I know some darn good, loving, loyal commited couples who aren't officially married and some unfaithful, insecure, unstable couples who are. And everything inbetween. What I really admire, though, married or not, are the couples who have survived hard times (which are inevitable) and grew into loving, stable, trusting, commited, permanent family to each other. I see them holding hands in their 80's, proud to be together.
I think everything has its advantages and disadvantages. Living together without marriage may be less fraught with demands and expectations. It can vary from roommates with or without friendship to lovers and mates and still feel acceptable. No one has to feel "stuck." There's a renewal of choice to be together just by virtue of staying together, not because of a legal bond, but because each one wants it.
With marriage comes more expectation of support, sacrifice, consistently meeting each others' needs and teamwork. It may be easier to build resentment in marriage when the expectations aren't met. Conversely, the legal bond may make it easier to recuperate from division and feel unified even when independence and separations are built into or happen in the relationship. That's when things work, though, because, otherwise, the sense of loss and shame when the relationship fails seems even worse than a non-marital break-up.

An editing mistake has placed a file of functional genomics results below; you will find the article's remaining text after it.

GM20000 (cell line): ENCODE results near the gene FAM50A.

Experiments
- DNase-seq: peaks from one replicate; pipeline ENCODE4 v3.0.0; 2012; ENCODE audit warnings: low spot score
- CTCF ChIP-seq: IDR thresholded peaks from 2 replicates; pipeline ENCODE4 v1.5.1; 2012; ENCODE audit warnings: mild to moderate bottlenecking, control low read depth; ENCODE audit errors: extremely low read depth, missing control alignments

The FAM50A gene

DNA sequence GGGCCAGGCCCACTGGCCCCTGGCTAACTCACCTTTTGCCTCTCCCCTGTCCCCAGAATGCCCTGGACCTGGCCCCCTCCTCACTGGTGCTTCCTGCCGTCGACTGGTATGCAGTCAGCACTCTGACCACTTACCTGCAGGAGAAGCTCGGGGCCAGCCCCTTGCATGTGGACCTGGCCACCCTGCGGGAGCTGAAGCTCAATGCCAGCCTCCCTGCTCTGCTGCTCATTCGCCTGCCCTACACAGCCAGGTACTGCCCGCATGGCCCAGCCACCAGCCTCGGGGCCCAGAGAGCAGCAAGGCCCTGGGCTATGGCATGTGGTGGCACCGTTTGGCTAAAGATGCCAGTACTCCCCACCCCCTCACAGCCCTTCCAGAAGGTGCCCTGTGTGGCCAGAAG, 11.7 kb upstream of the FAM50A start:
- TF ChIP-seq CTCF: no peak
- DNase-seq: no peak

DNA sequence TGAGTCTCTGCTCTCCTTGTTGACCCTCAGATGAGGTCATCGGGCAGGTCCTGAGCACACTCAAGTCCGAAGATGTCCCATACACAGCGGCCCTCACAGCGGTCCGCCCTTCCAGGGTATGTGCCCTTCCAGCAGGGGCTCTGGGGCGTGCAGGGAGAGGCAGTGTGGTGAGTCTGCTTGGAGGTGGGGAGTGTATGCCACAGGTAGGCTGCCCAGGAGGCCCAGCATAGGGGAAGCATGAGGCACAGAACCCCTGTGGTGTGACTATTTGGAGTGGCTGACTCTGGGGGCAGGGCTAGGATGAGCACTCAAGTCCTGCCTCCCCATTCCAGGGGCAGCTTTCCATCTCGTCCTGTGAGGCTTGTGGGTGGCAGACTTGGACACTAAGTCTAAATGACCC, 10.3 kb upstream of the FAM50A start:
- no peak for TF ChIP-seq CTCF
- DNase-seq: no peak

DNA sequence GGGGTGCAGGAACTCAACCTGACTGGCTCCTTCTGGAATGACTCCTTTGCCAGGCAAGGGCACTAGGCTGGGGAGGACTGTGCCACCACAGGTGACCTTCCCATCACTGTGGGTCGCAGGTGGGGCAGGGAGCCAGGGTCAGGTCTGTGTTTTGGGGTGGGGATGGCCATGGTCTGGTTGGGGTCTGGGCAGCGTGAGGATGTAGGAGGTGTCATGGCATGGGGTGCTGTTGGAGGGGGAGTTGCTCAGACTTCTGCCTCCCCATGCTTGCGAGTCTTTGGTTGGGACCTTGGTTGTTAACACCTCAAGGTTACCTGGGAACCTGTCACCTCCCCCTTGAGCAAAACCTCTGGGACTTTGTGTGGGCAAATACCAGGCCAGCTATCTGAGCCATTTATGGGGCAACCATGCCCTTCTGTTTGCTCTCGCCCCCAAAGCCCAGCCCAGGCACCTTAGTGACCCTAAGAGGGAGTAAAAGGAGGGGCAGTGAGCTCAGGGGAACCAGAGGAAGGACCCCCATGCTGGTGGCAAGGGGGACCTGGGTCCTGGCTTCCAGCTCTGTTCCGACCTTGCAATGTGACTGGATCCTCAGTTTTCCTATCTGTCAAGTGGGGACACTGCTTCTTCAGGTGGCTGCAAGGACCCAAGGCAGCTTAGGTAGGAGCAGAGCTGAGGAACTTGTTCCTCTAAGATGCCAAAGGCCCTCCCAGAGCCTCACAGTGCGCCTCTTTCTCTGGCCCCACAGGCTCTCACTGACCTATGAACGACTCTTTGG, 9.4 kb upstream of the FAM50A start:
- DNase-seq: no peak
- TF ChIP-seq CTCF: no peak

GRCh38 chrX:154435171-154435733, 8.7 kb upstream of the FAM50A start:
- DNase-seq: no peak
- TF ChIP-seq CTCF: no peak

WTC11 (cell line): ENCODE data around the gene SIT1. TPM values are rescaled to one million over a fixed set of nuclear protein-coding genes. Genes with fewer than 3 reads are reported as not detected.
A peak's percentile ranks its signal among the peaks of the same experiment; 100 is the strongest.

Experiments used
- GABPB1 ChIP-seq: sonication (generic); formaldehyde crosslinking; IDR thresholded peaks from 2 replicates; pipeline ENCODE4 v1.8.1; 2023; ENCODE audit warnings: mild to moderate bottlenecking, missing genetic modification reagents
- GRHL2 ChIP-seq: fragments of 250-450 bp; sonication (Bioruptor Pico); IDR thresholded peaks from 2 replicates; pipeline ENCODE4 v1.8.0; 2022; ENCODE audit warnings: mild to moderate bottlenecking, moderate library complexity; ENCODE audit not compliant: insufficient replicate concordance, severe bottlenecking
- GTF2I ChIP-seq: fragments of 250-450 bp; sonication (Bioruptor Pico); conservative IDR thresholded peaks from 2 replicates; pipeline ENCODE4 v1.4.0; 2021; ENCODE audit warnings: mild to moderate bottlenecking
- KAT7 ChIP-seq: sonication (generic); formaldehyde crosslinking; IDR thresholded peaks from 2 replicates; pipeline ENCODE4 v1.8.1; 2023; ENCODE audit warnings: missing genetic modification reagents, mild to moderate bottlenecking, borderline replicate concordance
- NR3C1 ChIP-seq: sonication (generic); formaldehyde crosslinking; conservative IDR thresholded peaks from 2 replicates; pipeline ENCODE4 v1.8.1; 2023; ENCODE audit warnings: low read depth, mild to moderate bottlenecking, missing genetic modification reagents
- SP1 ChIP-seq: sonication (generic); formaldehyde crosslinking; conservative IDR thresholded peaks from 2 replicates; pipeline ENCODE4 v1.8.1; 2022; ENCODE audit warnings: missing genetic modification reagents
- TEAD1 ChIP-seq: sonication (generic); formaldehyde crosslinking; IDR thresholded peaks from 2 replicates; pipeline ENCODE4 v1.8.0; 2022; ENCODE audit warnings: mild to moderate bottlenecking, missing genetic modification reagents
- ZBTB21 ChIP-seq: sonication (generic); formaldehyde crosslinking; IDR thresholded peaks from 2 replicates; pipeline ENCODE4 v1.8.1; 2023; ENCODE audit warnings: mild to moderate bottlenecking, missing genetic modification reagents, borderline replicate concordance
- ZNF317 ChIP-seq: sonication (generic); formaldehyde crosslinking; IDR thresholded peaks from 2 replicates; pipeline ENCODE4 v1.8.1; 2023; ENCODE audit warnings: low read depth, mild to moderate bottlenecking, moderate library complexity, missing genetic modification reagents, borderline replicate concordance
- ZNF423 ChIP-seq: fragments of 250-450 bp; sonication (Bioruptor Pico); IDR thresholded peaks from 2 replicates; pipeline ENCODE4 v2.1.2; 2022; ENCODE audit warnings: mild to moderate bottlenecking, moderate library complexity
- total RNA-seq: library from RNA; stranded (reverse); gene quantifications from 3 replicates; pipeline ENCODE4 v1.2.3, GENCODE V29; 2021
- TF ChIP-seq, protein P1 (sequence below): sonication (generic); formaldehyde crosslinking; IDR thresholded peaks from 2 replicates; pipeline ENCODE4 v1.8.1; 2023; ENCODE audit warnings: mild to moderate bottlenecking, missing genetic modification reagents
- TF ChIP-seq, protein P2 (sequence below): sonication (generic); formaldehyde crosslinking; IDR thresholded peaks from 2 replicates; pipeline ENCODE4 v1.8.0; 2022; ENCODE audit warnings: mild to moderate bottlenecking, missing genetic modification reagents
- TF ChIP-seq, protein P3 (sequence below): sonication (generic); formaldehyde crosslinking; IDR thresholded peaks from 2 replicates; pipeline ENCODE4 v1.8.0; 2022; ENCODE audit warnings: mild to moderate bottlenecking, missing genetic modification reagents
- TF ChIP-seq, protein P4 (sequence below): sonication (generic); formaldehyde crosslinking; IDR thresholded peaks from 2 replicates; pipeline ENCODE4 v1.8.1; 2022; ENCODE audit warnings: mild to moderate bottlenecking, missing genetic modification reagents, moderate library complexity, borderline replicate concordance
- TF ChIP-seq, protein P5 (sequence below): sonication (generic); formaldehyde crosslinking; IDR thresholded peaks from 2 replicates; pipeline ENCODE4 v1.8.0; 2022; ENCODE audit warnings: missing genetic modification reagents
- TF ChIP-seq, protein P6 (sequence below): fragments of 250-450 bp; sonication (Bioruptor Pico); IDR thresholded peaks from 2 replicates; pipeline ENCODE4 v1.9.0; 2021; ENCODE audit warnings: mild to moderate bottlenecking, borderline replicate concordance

To be successful, long marriages or relationships better learn from mistakes and may be like different relationships in different eras of the relationship. Serial marriages or relationships better learn from the mistakes made in previous relationships to work. Sometimes, the newer relationships aren't better but they are nurtured more carefully for fear of failure. People learn to be more tolerant and accepting and learn that it may be better to be married than to be "right" to a certain point.